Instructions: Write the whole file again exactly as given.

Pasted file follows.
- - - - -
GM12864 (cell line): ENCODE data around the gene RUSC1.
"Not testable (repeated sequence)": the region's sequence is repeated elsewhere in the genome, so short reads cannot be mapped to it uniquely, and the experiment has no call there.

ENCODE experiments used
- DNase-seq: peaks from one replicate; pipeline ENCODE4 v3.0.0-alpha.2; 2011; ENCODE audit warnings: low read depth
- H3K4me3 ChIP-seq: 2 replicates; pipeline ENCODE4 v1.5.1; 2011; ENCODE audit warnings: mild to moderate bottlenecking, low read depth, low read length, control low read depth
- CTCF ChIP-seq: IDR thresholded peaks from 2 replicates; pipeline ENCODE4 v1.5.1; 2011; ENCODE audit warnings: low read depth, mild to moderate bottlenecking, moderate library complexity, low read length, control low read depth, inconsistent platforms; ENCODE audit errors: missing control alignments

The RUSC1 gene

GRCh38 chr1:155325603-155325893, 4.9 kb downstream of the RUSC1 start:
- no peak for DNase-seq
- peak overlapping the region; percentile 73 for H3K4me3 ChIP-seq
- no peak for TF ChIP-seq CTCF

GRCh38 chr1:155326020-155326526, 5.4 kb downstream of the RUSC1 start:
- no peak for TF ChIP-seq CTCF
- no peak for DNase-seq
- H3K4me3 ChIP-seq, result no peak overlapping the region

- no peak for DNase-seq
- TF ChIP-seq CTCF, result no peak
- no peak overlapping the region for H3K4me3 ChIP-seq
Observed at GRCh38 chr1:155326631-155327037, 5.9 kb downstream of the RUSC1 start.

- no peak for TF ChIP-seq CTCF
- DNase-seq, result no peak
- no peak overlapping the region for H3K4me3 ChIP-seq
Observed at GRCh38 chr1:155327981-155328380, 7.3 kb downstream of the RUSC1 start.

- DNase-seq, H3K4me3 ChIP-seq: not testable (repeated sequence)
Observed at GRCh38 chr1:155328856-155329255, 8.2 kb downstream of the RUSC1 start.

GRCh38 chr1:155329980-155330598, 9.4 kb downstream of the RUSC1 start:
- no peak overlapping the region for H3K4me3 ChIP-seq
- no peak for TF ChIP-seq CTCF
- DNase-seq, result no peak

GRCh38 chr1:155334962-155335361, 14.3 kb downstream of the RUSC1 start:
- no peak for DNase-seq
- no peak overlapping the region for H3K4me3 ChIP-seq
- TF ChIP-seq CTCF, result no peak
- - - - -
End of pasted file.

GM12864 (cell line): ENCODE data around the gene RUSC1.
"Not testable (repeated sequence)": the region's sequence is repeated elsewhere in the genome, so short reads cannot be mapped to it uniquely, and the experiment has no call there.

ENCODE experiments used
- DNase-seq: peaks from one replicate; pipeline ENCODE4 v3.0.0-alpha.2; 2011; ENCODE audit warnings: low read depth
- H3K4me3 ChIP-seq: 2 replicates; pipeline ENCODE4 v1.5.1; 2011; ENCODE audit warnings: mild to moderate bottlenecking, low read depth, low read length, control low read depth
- CTCF ChIP-seq: IDR thresholded peaks from 2 replicates; pipeline ENCODE4 v1.5.1; 2011; ENCODE audit warnings: low read depth, mild to moderate bottlenecking, moderate library complexity, low read length, control low read depth, inconsistent platforms; ENCODE audit errors: missing control alignments

The RUSC1 gene

GRCh38 chr1:155325603-155325893, 4.9 kb downstream of the RUSC1 start:
- no peak for DNase-seq
- peak overlapping the region; percentile 73 for H3K4me3 ChIP-seq
- no peak for TF ChIP-seq CTCF

GRCh38 chr1:155326020-155326526, 5.4 kb downstream of the RUSC1 start:
- no peak for TF ChIP-seq CTCF
- no peak for DNase-seq
- H3K4me3 ChIP-seq, result no peak overlapping the region

- no peak for DNase-seq
- TF ChIP-seq CTCF, result no peak
- no peak overlapping the region for H3K4me3 ChIP-seq
Observed at GRCh38 chr1:155326631-155327037, 5.9 kb downstream of the RUSC1 start.

- no peak for TF ChIP-seq CTCF
- DNase-seq, result no peak
- no peak overlapping the region for H3K4me3 ChIP-seq
Observed at GRCh38 chr1:155327981-155328380, 7.3 kb downstream of the RUSC1 start.

- DNase-seq, H3K4me3 ChIP-seq: not testable (repeated sequence)
Observed at GRCh38 chr1:155328856-155329255, 8.2 kb downstream of the RUSC1 start.

GRCh38 chr1:155329980-155330598, 9.4 kb downstream of the RUSC1 start:
- no peak overlapping the region for H3K4me3 ChIP-seq
- no peak for TF ChIP-seq CTCF
- DNase-seq, result no peak

GRCh38 chr1:155334962-155335361, 14.3 kb downstream of the RUSC1 start:
- no peak for DNase-seq
- no peak overlapping the region for H3K4me3 ChIP-seq
- TF ChIP-seq CTCF, result no peak